American Community Survey: The ACS provides estimates – it does not count people, but it contains similar information as is contained in the Census and it contains many other details on characteristics of the population.
  • Official source for a complete count is the decennial census and the population estimates
    If you just need characteristics then the ACS is a good choice.
    Basic demographics are in the decennial census and more recent ACS will supplement
    Estimates on complete counts are in the population estimates at the county level – to be used in between the decennial census
    !!! Numbers and totals among census, ACS and estimates cannot be compared!!!! Different population groups, sampling, weighting, changes in what and how questions are asked.
  • This chart shows you the type of data you can get whether it is annual, 3-year or 5-year averages, what the population size is of the geographic area available, and what specific geographic tabulations are available. The last column to the right tells you the years for which the data are available.
    Keep in mind that for the each set of estimates the geography becomes more detailed. This is possible because the number of people included increases; privacy and confidentiality can be preserved.
    Also, although MA’s and UA’s are indicated in the mix, not all are included – again to preserve privacy and confidentiality and to ensure a representative sample.
  • The ACS sample is collected from what is called the Master Address File – and it is updated when alerted to new housing or changes in housing by the US Postal Service.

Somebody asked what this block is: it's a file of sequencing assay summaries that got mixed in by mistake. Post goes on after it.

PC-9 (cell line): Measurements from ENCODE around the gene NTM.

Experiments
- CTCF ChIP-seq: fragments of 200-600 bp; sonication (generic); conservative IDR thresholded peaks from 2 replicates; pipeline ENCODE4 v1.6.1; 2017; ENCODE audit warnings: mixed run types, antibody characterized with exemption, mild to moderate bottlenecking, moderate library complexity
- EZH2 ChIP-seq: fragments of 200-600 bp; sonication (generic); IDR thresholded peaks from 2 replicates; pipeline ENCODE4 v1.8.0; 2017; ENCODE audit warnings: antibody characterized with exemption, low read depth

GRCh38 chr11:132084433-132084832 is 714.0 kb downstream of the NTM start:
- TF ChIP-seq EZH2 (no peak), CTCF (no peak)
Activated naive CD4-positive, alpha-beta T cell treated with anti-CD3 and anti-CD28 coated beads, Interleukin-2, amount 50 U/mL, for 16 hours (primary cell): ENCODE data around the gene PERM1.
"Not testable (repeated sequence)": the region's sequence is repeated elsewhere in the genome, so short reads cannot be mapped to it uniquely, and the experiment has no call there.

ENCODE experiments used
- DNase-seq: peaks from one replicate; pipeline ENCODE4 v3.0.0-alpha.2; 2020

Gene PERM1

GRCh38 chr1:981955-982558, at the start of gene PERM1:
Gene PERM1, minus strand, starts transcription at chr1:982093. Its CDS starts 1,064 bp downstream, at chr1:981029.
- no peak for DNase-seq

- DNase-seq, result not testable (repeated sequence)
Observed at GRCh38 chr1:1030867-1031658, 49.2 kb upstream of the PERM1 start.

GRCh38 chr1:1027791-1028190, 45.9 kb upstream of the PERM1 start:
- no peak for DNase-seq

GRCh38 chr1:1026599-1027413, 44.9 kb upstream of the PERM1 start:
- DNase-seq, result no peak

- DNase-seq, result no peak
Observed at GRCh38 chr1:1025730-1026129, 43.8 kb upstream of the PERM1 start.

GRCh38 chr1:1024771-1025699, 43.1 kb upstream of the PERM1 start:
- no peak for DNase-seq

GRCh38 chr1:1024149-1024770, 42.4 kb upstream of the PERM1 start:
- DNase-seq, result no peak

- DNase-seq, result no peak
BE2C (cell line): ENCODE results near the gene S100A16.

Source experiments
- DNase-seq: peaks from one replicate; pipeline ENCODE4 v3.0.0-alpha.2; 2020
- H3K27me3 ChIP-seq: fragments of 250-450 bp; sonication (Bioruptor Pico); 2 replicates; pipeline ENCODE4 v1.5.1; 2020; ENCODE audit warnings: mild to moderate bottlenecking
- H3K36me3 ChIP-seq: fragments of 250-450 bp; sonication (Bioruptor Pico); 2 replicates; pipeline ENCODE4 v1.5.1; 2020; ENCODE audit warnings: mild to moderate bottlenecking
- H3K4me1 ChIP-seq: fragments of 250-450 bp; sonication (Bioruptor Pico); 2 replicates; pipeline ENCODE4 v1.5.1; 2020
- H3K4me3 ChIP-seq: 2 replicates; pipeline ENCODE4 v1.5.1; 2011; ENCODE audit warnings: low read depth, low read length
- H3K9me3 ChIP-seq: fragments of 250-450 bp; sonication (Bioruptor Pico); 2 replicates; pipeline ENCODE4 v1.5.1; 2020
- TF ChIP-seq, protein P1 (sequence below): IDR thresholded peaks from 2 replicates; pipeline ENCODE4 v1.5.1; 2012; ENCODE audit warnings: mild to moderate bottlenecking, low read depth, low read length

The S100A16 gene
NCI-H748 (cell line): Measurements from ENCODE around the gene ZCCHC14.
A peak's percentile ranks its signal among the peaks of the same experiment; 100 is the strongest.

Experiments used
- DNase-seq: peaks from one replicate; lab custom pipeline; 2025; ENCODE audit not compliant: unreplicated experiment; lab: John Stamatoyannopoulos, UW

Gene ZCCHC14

The shorter the amount of time covered by the ACS estimates (annual, 3-year, or 5-year averages) the larger the geographic units; the longer the time span, the more geographic detail.
  • The idea of this rolling average will provide more recent information and will allow more flexibility in analysis.
  • These are just some of the kinds of topics you can study with the ACS
  • To decide which part of the ACS, population estimates or census you need to consider what it is your research needs. You have to look at the charts on what is available, what geography is included, what topics you want and how many people you need to work with.
    Review the Research continuum and research question that Kris K covered.
  • American Community Survey

    1. 1. American Community Survey Kris Kasianovitz Libbie Stephenson Christine Wells January 13, 2008
    2. 2. What is the American Community Survey (ACS) • A survey conducted by the US Bureau of the Census • Conducted every year since 2003 • Focuses on a sample of the population • Collects data on the US population on demographic, social, economic and housing characteristics • Helps communities determine where to locate services and allocate resources
    3. 3. What topics does the ACS contain? • Comparable to the decennial census • Basic demographics – Age, race, sex, mar stat – Birthplace, citizenship, language spoken, disabilities, migration, children, employment, income, occupation, poverty, vet status, education • Housing – Type, age, value, facilities, utilities, ownership, mortgage/rent, telephone, car ownership See: http://www.census.gov/acs/www/SBasics/SQuest/SQuest1.htm